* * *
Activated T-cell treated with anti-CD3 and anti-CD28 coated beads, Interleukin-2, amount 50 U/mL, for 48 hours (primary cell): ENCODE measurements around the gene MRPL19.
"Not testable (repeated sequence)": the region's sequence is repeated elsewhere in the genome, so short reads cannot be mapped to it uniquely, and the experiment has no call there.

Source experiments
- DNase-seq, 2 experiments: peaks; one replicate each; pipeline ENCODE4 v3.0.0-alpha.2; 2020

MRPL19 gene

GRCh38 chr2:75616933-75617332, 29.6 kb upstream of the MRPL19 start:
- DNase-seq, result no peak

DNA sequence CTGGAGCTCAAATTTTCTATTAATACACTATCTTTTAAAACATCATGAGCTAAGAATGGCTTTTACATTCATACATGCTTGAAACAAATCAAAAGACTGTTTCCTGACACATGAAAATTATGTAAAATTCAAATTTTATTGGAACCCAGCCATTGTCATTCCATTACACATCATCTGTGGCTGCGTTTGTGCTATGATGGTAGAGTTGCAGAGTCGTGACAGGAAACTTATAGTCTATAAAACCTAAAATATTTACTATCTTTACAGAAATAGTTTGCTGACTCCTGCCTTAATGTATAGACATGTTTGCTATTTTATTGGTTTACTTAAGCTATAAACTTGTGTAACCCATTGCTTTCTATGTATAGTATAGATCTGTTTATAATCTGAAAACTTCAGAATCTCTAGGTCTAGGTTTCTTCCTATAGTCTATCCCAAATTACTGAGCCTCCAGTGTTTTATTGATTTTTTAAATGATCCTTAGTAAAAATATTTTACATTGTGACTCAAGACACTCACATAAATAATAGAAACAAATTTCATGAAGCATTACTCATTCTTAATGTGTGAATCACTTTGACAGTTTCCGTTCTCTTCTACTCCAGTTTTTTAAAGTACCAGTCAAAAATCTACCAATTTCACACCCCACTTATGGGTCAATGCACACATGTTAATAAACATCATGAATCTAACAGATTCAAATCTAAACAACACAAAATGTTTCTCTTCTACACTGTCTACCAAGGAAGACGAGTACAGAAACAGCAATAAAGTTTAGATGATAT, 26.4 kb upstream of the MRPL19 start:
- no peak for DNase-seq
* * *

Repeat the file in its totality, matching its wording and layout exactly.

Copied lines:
Activated T-cell treated with anti-CD3 and anti-CD28 coated beads, Interleukin-2, amount 50 U/mL, for 48 hours (primary cell): ENCODE measurements around the gene MRPL19.
"Not testable (repeated sequence)": the region's sequence is repeated elsewhere in the genome, so short reads cannot be mapped to it uniquely, and the experiment has no call there.

Source experiments
- DNase-seq, 2 experiments: peaks; one replicate each; pipeline ENCODE4 v3.0.0-alpha.2; 2020

MRPL19 gene

GRCh38 chr2:75616933-75617332, 29.6 kb upstream of the MRPL19 start:
- DNase-seq, result no peak

DNA sequence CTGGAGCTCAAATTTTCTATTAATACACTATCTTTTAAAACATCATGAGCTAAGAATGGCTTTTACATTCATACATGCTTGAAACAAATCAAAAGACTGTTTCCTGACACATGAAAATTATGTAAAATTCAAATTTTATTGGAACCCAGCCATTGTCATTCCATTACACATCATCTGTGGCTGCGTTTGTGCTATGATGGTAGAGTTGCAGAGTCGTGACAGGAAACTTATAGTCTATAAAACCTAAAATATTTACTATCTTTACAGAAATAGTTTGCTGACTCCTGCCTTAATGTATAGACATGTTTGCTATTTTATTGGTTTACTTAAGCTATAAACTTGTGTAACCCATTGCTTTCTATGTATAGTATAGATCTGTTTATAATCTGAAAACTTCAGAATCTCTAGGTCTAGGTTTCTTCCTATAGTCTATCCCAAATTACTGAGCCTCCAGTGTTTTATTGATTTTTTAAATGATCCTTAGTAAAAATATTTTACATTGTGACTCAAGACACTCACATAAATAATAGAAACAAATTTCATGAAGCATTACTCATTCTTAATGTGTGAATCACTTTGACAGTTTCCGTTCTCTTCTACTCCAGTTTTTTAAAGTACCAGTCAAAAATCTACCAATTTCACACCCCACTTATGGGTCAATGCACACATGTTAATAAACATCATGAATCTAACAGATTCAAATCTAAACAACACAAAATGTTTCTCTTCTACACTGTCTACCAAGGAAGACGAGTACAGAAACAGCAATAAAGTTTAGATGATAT, 26.4 kb upstream of the MRPL19 start:
- no peak for DNase-seq